• Rabbi Avraham Azulai authored Kabbalistic works and compared one who doesn’t learn Kabbalah to a beast because such a person’s performance of Mitzvot lack the reasoning behind them when performed without the Kabbalistic reasons behind them.
• The Ramchal (whose actual name was Rabbi Moshe Chaim Luzzatto) was an outstanding Rabbi, Kabbalist and philosopher who wrote the book Mesillat Yesharim, an ethical treatise with mystical underpinnings that is studied world-wide until this very day. He claimed that the Jewish people who recite the Shema, which is the centerpiece of morning and evening prayers that proclaims the unity of G-d, without understanding the secret of the unification through Kabbalah are essentially calling out to G-d in vain.
• The Vilna Gaon, or Eliyahu ben Shlomo Zalman Kramer, was a foremost leader of non-Hassidic Jewry in the eighteenth century and until this day. He wrote that those who are able to study the secrets of the Torah (Kabbalah), yet neglect to do so, will be judged harshly. Moreover, he claimed that the evil urge is powerless over those who are occupied in learning the secrets of the Torah.
• The Baal Shem Tov, a Jewish mystical Rabbi who founded Hassidic Judaism explained that this generation, the one that is before the Final Redemption, have a special commandment to learn the hidden aspects of Torah and that the Final Redemption is dependent on such learning.
What is Hanukkah? Hanukkah is an eight-day minor festival in the Jewish calendar. It begins on the twenty-fifth of the Jewish month of Kislev. The festival is a celebration of the victory of light over darkness, purity over impurity and spirituality over materialism.
Why is Hanukkah celebrated?
Over twenty centuries again, the Seleucids ruled the Land of Israel. The Seleucids sought to force the Jewish people to assimilate. A small group of Jewish people led the courageous fight against one of the largest, most powerful armies of the time, drove them out of the land, reclaimed and rededicated the Holy Temple. When the Jewish people wanted to light the seven-branched candelabra (known as the Menorah) in the rededicated Temple, they found, to their despair, that only a solitary jug of pure oil remained that hadn’t been contaminated by the Greeks. G-d performed a miracle and the oil lasted eight days, the amount of time needed to prepare new oil.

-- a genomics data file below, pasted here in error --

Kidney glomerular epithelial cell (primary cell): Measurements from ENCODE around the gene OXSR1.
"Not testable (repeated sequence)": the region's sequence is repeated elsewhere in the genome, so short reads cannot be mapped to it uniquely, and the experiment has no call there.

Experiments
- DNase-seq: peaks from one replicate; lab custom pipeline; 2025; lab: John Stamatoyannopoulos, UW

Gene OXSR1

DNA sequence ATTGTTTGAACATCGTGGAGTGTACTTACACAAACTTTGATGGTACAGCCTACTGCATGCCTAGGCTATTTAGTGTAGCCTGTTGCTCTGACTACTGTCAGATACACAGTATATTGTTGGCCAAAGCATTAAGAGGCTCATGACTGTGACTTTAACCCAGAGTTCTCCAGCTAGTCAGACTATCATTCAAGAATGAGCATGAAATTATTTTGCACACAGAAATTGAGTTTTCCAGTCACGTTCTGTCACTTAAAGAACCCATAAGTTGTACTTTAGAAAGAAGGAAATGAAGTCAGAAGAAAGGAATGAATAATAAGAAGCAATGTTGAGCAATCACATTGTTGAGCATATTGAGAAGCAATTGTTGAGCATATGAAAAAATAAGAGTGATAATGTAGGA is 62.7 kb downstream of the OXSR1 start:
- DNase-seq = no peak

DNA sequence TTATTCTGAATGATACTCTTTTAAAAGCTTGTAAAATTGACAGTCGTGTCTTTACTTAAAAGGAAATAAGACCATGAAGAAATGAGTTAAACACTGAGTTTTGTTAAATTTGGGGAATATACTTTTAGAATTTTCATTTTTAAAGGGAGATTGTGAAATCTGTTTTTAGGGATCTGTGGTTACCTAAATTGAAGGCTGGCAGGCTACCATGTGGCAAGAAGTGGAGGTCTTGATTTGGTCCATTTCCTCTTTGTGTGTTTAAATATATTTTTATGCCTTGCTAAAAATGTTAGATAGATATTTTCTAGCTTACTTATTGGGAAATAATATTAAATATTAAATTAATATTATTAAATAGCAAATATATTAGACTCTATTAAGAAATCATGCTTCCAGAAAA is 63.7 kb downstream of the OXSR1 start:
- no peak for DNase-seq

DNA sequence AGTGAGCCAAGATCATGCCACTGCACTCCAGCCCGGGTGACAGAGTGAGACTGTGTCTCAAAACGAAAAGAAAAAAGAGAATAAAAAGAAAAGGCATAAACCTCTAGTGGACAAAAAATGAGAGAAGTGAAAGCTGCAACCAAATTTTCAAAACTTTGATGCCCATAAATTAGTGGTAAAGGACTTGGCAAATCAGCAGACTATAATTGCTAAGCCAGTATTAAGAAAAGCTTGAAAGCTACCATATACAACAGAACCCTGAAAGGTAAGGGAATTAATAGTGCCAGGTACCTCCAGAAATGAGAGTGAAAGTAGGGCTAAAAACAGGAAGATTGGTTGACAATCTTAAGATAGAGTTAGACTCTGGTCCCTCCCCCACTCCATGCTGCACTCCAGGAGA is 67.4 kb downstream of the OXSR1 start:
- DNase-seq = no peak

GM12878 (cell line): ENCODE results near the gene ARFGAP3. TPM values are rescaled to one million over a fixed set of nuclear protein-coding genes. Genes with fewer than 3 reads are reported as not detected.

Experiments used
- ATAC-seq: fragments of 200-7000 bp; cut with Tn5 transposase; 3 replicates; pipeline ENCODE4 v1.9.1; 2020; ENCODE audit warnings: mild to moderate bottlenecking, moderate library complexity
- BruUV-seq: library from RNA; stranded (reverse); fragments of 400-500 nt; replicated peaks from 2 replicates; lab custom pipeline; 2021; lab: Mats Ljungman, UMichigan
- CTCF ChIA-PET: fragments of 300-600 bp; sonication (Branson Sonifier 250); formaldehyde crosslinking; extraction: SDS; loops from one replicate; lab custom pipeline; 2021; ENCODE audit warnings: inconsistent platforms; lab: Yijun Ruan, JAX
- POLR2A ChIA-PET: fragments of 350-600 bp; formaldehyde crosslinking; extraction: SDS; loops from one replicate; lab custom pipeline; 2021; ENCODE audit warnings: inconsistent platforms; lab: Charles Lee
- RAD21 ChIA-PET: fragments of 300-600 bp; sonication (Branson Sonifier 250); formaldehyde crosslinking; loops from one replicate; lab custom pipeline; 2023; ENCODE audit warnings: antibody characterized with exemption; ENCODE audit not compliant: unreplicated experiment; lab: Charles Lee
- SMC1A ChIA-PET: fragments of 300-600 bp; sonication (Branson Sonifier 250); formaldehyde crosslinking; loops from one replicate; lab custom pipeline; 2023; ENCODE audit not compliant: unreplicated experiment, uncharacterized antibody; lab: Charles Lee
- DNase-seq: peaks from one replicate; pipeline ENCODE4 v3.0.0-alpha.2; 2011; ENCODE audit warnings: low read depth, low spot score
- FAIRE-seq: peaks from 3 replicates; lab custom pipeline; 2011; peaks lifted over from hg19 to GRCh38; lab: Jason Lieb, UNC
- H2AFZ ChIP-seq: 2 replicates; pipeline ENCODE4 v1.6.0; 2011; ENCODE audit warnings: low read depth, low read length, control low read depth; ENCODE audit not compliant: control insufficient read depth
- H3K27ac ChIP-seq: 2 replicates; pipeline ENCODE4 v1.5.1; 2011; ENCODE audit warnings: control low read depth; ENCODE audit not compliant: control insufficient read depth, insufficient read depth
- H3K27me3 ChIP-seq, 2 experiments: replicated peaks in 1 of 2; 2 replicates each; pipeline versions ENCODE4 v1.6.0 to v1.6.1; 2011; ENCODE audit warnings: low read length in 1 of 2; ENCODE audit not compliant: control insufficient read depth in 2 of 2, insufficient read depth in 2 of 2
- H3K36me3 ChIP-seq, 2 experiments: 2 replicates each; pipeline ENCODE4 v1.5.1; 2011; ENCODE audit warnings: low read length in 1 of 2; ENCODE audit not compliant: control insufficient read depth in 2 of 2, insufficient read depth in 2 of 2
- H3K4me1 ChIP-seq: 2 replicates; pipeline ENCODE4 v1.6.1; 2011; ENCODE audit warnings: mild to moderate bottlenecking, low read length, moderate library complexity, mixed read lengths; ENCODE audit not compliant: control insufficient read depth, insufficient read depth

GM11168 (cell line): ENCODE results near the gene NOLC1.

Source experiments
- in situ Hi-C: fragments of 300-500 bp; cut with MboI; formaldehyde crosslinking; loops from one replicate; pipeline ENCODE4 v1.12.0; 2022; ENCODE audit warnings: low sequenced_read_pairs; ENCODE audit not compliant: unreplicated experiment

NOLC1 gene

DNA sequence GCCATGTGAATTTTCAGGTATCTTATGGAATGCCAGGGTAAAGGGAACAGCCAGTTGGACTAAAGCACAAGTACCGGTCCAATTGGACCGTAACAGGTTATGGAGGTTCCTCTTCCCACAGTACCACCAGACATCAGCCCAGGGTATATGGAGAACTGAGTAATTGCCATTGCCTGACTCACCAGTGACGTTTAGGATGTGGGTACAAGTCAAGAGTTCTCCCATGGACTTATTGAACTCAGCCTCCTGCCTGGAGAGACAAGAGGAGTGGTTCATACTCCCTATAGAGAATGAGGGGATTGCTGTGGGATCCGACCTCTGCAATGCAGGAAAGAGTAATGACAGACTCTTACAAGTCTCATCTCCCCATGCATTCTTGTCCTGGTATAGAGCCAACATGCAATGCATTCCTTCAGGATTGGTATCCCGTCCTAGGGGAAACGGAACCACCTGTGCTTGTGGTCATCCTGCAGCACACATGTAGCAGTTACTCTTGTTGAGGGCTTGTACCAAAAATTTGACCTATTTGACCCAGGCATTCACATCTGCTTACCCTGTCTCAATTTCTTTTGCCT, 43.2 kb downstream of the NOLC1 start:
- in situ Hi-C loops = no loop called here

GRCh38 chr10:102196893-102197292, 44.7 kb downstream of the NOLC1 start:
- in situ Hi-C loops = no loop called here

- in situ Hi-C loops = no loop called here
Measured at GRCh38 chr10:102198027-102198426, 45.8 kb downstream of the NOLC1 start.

The Sages instituted Hanukkah so as to commemorate and publicize the miracles that occurred. Each night a Menorah is lit and each night one more candle is lit until all eight candles are lit by the eight night.
Are there any special prayers for Hanukkah?
On Hanukkah, the prayer called Hallel is added to prayers. Hallel is a collection of Psalms recited on festivals when Jewish people wish to offer special praise and thanks to G-d. Al Hanissim is also added to prayers.
Al Hanissim is a prayer that is only added on the festivals of Hanukkah and Purim. Al Hanissim begins the same way on both festivals and is then followed by a paragraph that is unique to that holiday that describes the events for which that day is celebrated. On Hanukkah, we praise and thank G-d for “delivering the strong into the hands of the weak, the many into the hands of the few…the wicked into the hands of the righteous.”
Are there special Hanukkah customs?
There is a custom to eat foods fried in oil, such as potato pancakes that are commonly called latkes by Jewish people of Ashkenazi descent and levivot in Modern Hebrew and doughnuts that are called ponchkes in Yiddish or sufganiyot in Modern Hebrew. This is to remember the miracle of the oil that lasted eight days.
Another custom is to play with a spinning top called a Dreidel in Yiddish and Suh-vee-von in Modern Hebrew which has four sides, with each side bearing a Hebrew letter- Nun, Gimmel, Hey and Shin (or Pey in place of Shin in Israel). These letters make up an acronym for the Hebrew phrase Nes Gadol Hayah Sham – meaning- a great miracle happened there (in Israel Nes Gadol Hayah Poh- a great miracle happened here).
There is also a custom to give children gifts of money- called gelt in Yiddish- on Hanukkah. Legend has it that as a way of celebrating their victory over the Seleucids, the Jewish people minted national coins and therefore the custom of giving gifts of money on Hanukkah evolved.